CAS  Article  Google Scholar 

  26. 26

    Matthews, J. R. et al. Inhibition of NF-κβ DNA binding by nitric oxide. Nucleic Acids Res. 24, 2236–2242 (1996)

    CAS  Article  Google Scholar 

  27. 27

    Mannick, J. B. et al. Fas-induced caspase denitrosylation. Science 284, 651–654 (1999)

    ADS  CAS  Article  Google Scholar 

  28. 28

    Yun, B.-W. et al. Loss of actin cytoskeletal function and EDS1 activity, in combination, severely compromises non-host resistance in Arabidopsis against wheat powdery mildew. Plant J. 34, 768–777 (2003)

    CAS  Article  Google Scholar 

  29. 29

    Aboul-Soud, M. A. M., Cook, K. & Loake, G. J. Measurement of salicylic acid by a high-performance liquid chromatography procedure based on ion-exchange. Chromatographia 59, 129–133 (2004)

    CAS  Google Scholar 

  30. 30

    Liu, L. et al. Essential roles of S-nitrosothiols in vascular homeostasis and endotoxic shock. Cell 116, 617–628 (2004)

    CAS  Article  Google Scholar 

  31. 31

    Foissner, I., Wendehenne, D., Langebartels, C. & Durner, J. In vivo imaging of an elicitor-induced nitric oxide burst in tobacco. Plant J. 23, 817–824 (2000)

    CAS  Article  Google Scholar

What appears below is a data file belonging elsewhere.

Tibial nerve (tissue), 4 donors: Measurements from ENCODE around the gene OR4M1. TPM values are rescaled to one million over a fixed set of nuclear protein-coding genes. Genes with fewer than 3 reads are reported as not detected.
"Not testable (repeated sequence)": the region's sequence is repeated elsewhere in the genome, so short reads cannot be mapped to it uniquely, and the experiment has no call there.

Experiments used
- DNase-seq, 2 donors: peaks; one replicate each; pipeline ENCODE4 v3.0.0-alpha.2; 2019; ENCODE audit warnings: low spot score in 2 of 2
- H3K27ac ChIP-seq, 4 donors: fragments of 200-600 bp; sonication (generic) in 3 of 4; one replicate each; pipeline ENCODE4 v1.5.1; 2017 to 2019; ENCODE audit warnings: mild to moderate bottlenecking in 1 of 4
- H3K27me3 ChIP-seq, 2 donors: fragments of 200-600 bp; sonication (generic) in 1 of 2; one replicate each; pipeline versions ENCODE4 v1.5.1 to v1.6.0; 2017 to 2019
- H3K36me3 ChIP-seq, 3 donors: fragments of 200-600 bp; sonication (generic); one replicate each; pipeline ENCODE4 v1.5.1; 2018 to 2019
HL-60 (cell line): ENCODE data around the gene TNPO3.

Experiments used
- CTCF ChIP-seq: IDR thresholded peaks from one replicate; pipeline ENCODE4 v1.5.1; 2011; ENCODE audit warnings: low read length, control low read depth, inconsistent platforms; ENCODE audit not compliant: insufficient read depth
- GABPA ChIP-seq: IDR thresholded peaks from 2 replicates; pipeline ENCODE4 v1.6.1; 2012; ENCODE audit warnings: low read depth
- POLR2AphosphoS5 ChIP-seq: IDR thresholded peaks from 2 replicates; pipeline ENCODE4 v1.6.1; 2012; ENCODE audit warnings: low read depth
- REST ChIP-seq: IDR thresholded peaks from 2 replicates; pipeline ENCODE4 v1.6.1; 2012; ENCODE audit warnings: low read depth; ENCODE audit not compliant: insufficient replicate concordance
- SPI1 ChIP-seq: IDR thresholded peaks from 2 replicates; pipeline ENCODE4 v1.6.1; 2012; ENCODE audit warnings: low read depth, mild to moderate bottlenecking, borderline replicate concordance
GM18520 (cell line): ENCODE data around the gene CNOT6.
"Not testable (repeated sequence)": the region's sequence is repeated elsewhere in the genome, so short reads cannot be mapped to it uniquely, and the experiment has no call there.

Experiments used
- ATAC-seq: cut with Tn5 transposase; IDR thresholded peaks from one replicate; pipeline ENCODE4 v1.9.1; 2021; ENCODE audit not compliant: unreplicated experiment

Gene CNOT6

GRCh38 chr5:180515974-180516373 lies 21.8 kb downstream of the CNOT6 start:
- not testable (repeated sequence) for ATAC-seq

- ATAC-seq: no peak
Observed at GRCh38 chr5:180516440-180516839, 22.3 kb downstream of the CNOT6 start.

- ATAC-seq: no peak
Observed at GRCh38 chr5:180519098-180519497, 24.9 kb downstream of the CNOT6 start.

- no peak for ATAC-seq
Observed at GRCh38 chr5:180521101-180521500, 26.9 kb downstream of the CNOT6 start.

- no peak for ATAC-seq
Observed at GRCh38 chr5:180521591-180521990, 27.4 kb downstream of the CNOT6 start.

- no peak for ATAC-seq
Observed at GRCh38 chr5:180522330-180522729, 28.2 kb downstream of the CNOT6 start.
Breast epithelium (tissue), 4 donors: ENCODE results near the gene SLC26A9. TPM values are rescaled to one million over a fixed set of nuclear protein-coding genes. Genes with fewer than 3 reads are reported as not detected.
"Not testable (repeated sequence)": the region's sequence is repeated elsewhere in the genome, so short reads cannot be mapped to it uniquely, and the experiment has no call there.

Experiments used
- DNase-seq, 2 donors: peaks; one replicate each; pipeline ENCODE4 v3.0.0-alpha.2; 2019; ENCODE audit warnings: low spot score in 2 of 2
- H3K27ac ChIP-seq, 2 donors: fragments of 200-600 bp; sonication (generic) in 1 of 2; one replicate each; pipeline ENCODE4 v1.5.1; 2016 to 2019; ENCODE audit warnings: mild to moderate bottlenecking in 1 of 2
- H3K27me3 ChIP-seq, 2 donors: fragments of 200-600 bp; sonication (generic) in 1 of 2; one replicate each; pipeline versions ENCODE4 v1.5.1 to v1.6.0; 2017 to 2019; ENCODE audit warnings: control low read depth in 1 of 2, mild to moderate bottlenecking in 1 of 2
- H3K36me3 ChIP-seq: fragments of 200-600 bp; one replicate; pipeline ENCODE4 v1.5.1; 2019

32. 32

    Whalen, M. C., Innes, R. W., Bent, A. F. & Staskawicz, B. J. Identification of Pseudomonas syringae pathogens of Arabidopsis and a bacterial locus determining avirulence on both Arabidopsis and soybean. Plant Cell 3, 49–59 (1991)

    CAS  Article  Google Scholar 

  33. 33

    Dellagi, A., Brisset, M.-N., Jean-Pierre Paulin, J.-P. & Expert, D. Dual role of desferrioxamine in Erwinia amylovora pathogenicity. Mol. Plant Microbe Interact. 11, 734–742 (1998)

    CAS  Article  Google Scholar 

  34. 34

    Liu, Q., Li, M., Leibham, D., Cortez, D. & Elledge, S. The univector plasmid-fusion system, a method for rapid construction of recombinant DNA without restriction enzymes. Curr. Biol. 8, 1300–1309 (1998)

    CAS  Article  Google Scholar 

  35. 35

    Sagi, M. & Fluhr, R. Superoxide production by plant homologues of the gp91phox NADPH oxidase. Modulation of activity by calcium and by tobacco mosaic virus infection. Plant Physiol. 126, 1281–1290 (2001)

    CAS  Article  Google Scholar 

  36. 36

    Chen, Y. Y., Huang, Y. F., Khoo, K. H. & Meng, T. C. Mass spectrometry-based analyses for identifying and characterizing S-nitrosylation of protein tyrosine phosphatases. Methods 42, 243–249 (2007)

    CAS  Article  Google Scholar 

  37. 37

    Shen, A. L. &. Kasper, C. B. Differential contribution of NADPH-cytochrome P450 oxidoreductase FAD binding site residues to flavin binding and catalysis. J. Biol. Chem. 275, 41087–41091 (2000)

    CAS  Article  Google Scholar 

  38. 38

    Kelley, L. A. & Sternberg, M. J. Protein structure prediction on the Web: a case study using the Phyre server. Nature Protocols 4, 363–371 (2009)